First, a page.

In the past few months, there’s been a flurry of interest in certified responsibly sourced gas (RSG). RSG is natural gas — it still comes out of wells in the Marcellus, Haynesville, Permian, and other U.S. production areas. What distinguishes RSG is that its producers and pipeline companies have made efforts to significantly reduce the greenhouse gases — mostly methane — that are needlessly emitted along the value chain, and that an independent and respected outsider has certified the success of these efforts. RSG is still new to a lot of folks, including those in the natural gas business, so it’s reasonable to ask, who does the certifying, and what are the differences between them? In today’s RBN blog, we continue our series on RSG with a look at the different approaches taken by RSG certifiers: Project Canary and MiQ.
The U.S. natural gas market is primed for supply growth. The Lower 48 supply-demand balance is the most bullish it has been in years. Exports are at record levels and poised to increase with additional terminal expansions on the horizon, while international prices have recently notched record highs. Henry Hub gas futures prices are at the highest in over a decade. So, producers will unleash a torrent of natural gas, triggering a midstream build-out like we’ve seen in the past, right? Not so fast. The world has changed. For additional capacity to be built, you need producers or utilities to commit to use it. But Wall Street has drawn a hard line when it comes to capital and environmental discipline in the energy industry and regulatory approvals can also be an uphill battle. Therein lies the conundrum. More midstream capacity is needed for production to grow, but it’s harder than ever for that infrastructure to get built, which means constraints for some period of time are all but a certainty. Natural gas may not be as constrained as crude oil, but it is already butting up against capacity in parts of the Permian and Marcellus/Utica. And in the crude-focused Permian, those gas constraints will also cascade to crude production. In today’s RBN blog, we consider the implications of the new world order.
A major driver for global growth in natural gas use, including LNG, derives from the power-generation sector. Large Japanese utilities introduced LNG into the power fuel mix in the early 1970s. More recently, a number of utilities in other countries have increased their use of gas-fired generation — and their imports of LNG — largely due to gas’s lower emissions profile and the flexibility that gas plants offer in balancing variable demand loads with variable dispatch profiles, including wind farms and solar facilities. The growing availability of LNG has also spurred interest among independent power producers (IPPs) in developing similar gas-fired projects, but so far fewer than 10 such projects have come online and some do not operate at their full potential. Why has LNG-to-power made such little headway in the independent-power segment? In today’s RBN blog, we examine the special nature of IPP-owned LNG-to-power projects and the challenges they pose not only to their sponsors but to LNG suppliers.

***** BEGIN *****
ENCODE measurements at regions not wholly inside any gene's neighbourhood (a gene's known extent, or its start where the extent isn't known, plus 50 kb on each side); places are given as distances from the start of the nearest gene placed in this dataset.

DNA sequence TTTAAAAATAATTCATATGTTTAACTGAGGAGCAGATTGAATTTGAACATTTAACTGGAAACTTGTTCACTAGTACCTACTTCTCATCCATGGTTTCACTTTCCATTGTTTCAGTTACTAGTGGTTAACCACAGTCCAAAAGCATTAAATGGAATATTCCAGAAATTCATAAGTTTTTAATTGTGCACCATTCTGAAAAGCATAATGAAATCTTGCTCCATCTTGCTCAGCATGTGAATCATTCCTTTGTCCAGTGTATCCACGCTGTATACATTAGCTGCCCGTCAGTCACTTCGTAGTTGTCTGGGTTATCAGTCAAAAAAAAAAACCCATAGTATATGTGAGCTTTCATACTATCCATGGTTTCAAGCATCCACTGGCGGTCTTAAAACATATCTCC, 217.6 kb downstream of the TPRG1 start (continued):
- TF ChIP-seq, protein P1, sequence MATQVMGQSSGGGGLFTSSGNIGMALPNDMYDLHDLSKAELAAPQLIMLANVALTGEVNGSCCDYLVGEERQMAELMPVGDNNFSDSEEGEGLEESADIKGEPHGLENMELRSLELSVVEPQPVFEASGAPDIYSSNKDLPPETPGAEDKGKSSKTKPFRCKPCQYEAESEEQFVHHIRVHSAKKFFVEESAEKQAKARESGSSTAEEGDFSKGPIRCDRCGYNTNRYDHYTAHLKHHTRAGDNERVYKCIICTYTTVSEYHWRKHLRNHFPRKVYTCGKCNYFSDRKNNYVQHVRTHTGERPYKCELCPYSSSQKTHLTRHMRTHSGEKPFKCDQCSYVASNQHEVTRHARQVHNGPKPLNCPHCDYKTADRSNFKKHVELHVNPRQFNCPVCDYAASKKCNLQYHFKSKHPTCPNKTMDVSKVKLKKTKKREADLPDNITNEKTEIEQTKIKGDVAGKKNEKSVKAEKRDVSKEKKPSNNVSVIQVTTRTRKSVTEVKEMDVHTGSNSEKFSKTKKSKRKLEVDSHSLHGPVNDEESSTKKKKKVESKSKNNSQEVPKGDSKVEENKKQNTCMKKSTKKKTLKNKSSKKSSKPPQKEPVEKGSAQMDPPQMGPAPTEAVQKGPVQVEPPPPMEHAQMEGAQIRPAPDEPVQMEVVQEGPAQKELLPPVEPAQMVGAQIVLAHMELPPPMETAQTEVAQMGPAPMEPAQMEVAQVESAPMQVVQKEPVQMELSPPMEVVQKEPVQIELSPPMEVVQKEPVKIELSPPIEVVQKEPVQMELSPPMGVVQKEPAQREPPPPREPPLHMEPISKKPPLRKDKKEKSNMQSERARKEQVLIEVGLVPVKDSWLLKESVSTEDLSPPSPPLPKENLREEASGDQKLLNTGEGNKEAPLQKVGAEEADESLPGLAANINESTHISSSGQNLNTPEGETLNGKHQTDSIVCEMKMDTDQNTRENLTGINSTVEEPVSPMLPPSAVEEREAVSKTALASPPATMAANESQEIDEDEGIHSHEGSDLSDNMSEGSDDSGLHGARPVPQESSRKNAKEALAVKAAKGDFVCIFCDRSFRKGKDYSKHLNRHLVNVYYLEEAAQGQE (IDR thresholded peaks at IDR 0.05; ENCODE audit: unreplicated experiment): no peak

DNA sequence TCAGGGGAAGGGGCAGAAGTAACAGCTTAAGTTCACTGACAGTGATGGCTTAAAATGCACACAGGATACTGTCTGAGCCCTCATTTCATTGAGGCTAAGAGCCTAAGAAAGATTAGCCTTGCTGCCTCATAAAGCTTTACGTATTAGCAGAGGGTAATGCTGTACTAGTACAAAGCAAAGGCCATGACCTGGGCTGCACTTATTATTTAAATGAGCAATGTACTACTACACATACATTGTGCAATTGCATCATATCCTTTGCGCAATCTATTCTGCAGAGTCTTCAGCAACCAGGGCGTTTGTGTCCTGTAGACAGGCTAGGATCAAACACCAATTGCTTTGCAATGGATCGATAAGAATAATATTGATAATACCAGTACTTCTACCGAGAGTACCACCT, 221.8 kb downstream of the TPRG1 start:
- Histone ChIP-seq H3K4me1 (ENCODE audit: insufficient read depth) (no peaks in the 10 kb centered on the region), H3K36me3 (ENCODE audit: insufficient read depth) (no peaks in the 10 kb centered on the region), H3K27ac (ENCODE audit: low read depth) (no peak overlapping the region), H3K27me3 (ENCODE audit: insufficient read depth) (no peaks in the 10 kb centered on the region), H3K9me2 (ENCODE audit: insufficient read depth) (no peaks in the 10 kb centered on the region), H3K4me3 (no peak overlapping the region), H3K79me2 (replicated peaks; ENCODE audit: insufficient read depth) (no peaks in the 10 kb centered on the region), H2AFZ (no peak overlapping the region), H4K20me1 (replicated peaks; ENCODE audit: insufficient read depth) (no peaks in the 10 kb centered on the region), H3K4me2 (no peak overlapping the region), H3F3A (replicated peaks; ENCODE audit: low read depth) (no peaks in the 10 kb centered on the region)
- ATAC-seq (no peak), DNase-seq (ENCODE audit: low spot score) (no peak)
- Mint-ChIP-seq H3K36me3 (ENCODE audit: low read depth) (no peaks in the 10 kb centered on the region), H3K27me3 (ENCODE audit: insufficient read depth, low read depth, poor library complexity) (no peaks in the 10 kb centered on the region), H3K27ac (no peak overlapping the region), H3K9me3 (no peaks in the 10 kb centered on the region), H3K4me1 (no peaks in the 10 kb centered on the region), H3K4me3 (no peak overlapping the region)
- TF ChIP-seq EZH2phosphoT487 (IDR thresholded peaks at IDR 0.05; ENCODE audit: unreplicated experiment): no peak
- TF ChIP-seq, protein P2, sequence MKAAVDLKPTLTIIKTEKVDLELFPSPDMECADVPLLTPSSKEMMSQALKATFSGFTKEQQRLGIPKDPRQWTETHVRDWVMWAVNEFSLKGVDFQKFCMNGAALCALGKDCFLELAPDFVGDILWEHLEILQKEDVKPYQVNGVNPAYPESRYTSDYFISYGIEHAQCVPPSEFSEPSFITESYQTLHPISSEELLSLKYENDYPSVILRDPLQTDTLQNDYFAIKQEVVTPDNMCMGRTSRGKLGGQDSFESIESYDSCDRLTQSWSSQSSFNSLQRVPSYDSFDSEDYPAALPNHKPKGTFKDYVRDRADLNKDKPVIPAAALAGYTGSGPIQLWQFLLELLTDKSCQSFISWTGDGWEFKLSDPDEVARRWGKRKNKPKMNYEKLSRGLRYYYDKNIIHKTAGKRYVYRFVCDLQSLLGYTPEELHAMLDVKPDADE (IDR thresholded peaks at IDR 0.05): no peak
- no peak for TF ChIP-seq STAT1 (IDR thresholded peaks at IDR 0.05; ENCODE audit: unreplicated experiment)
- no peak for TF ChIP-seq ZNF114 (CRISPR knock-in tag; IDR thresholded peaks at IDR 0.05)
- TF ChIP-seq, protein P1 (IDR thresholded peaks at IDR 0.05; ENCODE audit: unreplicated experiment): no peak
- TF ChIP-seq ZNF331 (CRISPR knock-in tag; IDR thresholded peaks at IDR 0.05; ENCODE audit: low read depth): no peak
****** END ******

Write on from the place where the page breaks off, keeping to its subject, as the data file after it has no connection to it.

The recently announced acquisition of Questar Pipeline LLC by Southwest Gas has stirred up a hornet’s nest. Southwest sees it as a milestone moment that will allow it an increased role in the energy transition, but activist investor Carl Icahn sees it as a serious blunder that would make all previous management missteps pale in comparison. As Dave Mason sang in “We Just Disagree,” a dispute over value is at the heart of the matter, one which has led to a proxy fight, a tender offer for Southwest Gas, and a lot of harsh words. In today’s RBN blog, we take a closer look at Questar’s natural gas pipelines and other assets, the roles they play in relation to the Rockies’ other pipelines, and how it all factors into Questar’s perceived value.